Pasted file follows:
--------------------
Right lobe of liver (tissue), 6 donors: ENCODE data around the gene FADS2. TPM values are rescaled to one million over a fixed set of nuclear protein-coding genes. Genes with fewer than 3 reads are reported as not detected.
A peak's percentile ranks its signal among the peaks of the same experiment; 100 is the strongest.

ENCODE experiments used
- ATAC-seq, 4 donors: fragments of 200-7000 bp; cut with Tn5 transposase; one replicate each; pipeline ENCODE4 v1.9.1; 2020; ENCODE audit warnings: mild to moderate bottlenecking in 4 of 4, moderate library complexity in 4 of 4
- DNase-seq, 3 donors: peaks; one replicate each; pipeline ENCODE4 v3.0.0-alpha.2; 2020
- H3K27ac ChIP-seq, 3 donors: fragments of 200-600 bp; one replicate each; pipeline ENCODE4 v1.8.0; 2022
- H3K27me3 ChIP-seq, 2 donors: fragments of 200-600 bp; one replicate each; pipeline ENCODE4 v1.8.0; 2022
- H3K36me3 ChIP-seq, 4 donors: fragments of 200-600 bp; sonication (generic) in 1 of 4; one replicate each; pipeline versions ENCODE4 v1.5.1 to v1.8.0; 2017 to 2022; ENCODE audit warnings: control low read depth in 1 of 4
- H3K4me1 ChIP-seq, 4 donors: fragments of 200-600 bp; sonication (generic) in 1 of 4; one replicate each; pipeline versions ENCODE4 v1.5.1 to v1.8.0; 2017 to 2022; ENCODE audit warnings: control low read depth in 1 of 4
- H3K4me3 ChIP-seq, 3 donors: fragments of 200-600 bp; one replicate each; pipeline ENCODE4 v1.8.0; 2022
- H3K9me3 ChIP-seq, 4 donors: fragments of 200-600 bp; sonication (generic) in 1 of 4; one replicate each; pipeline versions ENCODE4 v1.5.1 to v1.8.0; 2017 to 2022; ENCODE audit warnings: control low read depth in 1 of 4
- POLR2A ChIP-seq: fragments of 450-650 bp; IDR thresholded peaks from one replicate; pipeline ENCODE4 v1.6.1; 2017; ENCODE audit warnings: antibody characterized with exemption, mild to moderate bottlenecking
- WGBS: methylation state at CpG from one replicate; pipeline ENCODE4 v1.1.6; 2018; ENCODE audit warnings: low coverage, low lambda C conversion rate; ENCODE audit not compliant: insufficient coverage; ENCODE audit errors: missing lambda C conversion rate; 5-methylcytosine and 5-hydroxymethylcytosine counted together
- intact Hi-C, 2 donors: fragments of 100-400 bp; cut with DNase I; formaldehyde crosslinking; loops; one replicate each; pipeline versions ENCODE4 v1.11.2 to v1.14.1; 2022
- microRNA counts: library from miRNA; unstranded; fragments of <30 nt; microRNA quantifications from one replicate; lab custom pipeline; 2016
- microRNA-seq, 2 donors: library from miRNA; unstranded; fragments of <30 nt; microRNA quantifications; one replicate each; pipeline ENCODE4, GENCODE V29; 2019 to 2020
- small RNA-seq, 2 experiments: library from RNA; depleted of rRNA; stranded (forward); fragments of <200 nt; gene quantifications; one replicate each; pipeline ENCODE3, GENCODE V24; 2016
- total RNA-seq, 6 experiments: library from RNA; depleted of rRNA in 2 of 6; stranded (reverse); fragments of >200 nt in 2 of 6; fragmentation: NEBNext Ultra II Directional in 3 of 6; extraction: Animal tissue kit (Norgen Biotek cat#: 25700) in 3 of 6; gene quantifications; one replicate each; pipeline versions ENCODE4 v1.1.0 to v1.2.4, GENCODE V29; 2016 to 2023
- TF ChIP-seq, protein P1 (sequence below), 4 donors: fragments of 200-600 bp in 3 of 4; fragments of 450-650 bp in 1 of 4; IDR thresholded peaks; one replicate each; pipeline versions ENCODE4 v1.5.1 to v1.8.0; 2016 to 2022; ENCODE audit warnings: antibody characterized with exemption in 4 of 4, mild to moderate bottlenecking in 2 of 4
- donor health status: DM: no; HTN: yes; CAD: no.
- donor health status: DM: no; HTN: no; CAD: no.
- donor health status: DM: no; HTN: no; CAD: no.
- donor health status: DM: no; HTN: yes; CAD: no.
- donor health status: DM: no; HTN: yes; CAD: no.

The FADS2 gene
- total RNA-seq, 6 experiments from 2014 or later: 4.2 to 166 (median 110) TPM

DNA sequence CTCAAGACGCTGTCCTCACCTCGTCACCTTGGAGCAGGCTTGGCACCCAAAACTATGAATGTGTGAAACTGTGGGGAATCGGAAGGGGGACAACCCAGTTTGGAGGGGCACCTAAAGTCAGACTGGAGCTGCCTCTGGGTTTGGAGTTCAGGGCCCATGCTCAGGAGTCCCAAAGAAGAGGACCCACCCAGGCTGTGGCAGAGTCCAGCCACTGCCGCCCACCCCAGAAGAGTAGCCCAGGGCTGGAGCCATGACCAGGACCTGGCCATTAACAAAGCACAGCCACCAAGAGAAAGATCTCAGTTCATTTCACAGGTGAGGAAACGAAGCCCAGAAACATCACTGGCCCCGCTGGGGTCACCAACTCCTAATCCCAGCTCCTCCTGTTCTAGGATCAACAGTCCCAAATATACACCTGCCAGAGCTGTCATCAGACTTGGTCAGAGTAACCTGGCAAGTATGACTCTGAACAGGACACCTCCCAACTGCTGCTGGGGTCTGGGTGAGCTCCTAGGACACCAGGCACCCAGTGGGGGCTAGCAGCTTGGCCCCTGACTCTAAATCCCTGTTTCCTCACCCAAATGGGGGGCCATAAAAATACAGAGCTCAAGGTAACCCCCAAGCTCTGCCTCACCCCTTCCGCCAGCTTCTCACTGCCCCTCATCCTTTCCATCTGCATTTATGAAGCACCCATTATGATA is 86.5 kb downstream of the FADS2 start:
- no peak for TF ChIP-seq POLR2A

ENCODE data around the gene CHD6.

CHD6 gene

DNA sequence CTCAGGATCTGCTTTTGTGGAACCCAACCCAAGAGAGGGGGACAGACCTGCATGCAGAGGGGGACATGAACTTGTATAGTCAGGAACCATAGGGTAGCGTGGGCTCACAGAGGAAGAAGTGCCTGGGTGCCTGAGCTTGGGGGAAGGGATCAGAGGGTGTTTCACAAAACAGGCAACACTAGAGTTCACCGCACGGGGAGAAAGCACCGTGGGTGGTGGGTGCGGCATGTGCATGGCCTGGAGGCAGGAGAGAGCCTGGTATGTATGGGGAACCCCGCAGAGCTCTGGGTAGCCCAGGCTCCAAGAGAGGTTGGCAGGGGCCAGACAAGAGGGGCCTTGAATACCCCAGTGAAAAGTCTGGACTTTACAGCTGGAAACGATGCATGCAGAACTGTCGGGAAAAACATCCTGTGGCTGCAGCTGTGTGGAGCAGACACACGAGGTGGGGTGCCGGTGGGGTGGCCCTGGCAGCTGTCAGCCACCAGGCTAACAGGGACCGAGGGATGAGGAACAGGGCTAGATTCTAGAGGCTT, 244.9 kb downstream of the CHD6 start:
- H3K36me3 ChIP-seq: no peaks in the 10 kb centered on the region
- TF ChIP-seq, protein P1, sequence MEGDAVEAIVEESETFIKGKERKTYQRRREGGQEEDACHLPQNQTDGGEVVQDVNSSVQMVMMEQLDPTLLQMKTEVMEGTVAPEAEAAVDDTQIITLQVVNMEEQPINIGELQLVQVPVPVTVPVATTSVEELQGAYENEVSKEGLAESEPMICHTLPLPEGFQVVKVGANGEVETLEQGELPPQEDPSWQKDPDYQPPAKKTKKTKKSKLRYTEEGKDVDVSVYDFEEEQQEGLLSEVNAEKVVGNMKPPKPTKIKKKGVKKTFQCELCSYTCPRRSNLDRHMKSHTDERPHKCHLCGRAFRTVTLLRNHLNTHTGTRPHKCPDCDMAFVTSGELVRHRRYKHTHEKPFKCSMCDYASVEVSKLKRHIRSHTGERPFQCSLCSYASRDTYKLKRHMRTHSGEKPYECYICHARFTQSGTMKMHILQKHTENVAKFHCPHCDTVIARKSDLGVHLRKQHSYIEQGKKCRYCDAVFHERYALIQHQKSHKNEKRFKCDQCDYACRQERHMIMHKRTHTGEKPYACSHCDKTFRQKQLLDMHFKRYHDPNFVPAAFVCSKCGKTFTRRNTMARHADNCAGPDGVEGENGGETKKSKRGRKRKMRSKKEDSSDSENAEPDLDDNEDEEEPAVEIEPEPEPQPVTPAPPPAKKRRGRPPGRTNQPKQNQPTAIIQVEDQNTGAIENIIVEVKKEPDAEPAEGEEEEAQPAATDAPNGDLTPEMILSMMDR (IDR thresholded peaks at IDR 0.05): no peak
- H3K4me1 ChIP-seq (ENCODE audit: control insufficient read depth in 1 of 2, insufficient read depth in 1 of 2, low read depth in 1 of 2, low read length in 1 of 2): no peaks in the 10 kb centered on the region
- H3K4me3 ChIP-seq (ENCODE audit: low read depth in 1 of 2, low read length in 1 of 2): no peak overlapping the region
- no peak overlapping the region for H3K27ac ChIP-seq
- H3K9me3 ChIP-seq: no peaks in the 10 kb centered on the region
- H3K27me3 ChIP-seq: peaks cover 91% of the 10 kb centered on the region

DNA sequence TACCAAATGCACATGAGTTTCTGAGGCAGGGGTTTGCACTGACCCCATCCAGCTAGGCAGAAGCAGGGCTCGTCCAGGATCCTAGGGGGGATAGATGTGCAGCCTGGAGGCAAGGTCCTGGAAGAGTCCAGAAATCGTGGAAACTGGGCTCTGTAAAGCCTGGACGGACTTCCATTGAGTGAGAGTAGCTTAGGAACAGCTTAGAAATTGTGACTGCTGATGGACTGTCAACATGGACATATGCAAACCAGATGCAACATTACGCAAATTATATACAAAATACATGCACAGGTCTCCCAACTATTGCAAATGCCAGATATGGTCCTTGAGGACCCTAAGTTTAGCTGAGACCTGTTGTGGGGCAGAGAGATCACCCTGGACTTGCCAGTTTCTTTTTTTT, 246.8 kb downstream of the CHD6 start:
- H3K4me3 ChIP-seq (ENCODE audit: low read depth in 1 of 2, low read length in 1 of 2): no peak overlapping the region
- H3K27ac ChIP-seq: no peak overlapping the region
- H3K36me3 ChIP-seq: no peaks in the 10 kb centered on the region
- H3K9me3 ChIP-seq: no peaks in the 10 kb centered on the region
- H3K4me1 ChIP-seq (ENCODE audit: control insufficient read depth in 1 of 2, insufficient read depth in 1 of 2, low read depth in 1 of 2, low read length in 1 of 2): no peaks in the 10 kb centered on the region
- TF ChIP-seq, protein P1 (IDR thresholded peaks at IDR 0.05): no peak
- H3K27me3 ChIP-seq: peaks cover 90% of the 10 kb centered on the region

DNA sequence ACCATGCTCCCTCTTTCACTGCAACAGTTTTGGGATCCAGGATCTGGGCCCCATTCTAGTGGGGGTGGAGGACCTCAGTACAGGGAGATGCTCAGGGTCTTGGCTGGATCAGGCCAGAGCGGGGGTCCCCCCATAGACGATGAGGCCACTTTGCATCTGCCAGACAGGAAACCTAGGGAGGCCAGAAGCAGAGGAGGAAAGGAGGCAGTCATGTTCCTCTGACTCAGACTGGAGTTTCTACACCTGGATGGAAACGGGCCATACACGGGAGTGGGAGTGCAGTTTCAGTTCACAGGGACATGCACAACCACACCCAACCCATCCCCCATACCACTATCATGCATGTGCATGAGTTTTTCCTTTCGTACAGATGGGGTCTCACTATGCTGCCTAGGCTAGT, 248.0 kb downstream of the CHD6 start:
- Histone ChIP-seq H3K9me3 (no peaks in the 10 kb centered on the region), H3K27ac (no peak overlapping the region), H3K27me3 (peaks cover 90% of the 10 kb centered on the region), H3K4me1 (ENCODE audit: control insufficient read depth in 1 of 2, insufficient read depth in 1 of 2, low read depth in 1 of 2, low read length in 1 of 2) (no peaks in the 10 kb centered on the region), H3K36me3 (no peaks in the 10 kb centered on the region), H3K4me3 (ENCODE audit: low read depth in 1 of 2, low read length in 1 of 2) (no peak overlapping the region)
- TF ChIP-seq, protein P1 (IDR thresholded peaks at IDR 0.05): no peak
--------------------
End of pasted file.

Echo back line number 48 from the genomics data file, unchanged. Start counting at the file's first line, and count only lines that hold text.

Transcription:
- Histone ChIP-seq H3K9me3 (no peaks in the 10 kb centered on the region), H3K27ac (no peak overlapping the region), H3K27me3 (peaks cover 90% of the 10 kb centered on the region), H3K4me1 (ENCODE audit: control insufficient read depth in 1 of 2, insufficient read depth in 1 of 2, low read depth in 1 of 2, low read length in 1 of 2) (no peaks in the 10 kb centered on the region), H3K36me3 (no peaks in the 10 kb centered on the region), H3K4me3 (ENCODE audit: low read depth in 1 of 2, low read length in 1 of 2) (no peak overlapping the region)